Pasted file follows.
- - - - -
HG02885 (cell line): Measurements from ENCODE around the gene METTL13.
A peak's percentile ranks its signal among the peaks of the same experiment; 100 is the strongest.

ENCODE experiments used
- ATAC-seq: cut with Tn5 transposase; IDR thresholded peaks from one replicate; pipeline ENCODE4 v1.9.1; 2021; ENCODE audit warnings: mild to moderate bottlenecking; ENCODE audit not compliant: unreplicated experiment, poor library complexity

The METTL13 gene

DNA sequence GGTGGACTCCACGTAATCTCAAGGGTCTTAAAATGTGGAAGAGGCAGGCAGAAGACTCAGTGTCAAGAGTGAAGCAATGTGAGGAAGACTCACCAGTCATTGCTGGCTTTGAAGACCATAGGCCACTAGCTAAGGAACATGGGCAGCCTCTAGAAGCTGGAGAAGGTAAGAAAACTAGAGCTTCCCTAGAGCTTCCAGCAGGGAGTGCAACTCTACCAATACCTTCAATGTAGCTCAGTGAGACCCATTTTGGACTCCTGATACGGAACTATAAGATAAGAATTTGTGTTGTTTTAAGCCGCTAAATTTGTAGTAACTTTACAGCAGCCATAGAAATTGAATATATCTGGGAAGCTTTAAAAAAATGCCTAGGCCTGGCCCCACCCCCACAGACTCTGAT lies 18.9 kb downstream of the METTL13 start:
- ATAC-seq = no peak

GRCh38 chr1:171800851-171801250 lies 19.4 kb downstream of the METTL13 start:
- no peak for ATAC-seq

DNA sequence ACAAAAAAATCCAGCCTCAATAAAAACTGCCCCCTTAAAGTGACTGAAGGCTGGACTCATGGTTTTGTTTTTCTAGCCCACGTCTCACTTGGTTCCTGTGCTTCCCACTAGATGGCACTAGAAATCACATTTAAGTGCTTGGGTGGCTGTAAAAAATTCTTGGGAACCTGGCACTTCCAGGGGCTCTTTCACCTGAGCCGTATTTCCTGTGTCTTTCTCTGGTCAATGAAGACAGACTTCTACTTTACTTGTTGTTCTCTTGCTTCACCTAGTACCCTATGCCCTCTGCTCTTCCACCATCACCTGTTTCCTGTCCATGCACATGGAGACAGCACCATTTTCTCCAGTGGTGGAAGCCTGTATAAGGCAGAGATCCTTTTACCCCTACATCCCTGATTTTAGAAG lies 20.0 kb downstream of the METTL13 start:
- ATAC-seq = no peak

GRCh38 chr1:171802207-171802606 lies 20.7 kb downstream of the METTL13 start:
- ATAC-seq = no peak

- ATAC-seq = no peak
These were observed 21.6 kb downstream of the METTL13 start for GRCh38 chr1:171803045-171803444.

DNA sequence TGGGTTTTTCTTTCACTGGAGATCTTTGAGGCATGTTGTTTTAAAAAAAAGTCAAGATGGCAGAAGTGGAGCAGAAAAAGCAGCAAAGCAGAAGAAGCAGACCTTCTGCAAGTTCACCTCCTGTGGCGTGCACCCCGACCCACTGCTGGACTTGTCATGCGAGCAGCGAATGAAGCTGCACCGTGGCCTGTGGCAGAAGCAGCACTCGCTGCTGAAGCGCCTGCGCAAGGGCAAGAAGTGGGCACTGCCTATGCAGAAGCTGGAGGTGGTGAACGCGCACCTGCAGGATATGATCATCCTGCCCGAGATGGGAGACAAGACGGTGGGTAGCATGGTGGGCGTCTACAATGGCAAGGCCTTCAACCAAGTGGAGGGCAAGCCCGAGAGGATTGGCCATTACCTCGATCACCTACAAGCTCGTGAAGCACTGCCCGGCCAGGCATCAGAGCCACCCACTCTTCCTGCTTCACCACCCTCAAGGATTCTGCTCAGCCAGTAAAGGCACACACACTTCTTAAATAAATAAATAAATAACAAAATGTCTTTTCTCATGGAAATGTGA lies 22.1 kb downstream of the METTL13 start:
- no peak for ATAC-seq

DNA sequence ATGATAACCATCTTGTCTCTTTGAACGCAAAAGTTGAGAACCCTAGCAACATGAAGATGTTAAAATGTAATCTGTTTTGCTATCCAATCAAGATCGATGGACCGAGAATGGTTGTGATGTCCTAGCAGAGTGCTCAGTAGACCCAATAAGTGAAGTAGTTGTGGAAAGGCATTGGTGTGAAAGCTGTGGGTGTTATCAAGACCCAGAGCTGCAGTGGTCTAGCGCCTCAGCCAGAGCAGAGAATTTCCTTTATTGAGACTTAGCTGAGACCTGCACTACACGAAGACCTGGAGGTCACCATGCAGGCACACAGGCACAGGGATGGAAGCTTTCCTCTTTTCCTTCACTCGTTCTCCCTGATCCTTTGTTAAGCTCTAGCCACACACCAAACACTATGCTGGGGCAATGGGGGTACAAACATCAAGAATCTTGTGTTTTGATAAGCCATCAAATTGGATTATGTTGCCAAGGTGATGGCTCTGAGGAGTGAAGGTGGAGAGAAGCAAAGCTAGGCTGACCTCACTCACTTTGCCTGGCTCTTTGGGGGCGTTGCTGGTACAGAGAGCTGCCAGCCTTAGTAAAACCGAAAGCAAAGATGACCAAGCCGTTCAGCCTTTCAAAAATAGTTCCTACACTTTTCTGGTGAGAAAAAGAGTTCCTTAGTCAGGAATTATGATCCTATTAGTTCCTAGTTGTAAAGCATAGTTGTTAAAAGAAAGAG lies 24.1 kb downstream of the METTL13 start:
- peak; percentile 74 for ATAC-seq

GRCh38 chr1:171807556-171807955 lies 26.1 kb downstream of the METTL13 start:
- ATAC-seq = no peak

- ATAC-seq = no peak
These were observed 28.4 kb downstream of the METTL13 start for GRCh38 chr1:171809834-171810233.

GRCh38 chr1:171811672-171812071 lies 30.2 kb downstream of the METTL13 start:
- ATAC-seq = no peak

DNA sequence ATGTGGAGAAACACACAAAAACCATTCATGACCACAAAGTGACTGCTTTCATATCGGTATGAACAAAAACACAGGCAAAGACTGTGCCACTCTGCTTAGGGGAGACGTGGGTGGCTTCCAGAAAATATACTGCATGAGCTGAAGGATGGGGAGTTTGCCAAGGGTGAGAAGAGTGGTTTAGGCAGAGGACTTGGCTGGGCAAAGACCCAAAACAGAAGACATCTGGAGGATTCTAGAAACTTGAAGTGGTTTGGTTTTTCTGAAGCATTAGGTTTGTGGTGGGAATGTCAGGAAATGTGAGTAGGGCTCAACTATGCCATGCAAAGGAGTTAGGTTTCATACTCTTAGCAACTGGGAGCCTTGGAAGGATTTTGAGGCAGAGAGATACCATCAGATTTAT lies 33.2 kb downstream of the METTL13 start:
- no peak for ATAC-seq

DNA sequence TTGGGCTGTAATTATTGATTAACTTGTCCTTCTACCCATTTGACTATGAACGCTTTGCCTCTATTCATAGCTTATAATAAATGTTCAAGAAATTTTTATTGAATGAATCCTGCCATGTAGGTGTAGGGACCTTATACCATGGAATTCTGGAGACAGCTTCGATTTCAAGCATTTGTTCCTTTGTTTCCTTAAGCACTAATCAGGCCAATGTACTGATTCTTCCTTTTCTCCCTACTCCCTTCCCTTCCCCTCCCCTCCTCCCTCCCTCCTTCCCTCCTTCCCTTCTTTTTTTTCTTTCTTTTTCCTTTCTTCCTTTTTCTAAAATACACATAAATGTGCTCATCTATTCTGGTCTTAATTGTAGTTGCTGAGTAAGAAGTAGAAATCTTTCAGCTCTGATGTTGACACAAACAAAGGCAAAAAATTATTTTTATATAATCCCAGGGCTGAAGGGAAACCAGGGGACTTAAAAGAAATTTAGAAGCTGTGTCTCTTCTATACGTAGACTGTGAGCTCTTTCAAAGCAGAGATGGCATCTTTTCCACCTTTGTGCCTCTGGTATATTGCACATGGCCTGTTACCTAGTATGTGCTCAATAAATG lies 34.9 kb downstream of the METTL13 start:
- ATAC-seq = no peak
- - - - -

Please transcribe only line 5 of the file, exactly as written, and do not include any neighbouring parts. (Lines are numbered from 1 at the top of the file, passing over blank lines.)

The METTL13 gene